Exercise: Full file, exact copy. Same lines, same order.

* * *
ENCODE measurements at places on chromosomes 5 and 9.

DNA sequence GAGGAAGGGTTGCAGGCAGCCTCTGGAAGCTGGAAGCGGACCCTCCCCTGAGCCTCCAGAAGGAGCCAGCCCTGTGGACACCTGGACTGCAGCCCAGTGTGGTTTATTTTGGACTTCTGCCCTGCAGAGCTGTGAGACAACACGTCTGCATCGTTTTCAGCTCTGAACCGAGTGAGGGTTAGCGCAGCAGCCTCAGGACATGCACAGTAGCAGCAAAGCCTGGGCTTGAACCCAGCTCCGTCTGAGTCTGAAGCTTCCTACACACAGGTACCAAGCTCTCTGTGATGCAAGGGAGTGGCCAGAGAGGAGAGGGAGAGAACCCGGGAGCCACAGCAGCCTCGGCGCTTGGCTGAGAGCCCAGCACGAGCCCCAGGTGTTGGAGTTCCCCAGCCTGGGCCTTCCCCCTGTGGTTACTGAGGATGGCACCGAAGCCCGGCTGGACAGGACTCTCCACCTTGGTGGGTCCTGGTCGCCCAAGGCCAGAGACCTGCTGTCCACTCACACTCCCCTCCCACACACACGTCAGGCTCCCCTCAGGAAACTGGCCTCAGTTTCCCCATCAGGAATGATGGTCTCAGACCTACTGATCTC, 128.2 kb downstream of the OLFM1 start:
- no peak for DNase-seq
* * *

ENCODE measurements at places on chromosomes 5 and 9.

DNA sequence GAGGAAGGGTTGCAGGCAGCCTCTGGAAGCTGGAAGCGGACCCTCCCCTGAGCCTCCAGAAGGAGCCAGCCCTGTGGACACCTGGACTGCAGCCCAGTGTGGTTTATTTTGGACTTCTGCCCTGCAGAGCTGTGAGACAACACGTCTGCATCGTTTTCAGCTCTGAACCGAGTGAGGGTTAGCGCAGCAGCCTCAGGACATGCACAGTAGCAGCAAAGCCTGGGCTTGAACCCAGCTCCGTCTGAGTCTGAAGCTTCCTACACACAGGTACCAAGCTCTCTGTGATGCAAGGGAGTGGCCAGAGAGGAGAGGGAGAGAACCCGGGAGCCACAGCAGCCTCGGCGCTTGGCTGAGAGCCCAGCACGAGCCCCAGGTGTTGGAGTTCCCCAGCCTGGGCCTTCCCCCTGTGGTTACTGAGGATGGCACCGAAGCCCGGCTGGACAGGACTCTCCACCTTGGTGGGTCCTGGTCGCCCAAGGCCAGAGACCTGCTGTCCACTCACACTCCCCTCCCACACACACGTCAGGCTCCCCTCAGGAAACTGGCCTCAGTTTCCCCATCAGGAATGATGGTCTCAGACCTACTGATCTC, 128.2 kb downstream of the OLFM1 start:
- no peak for DNase-seq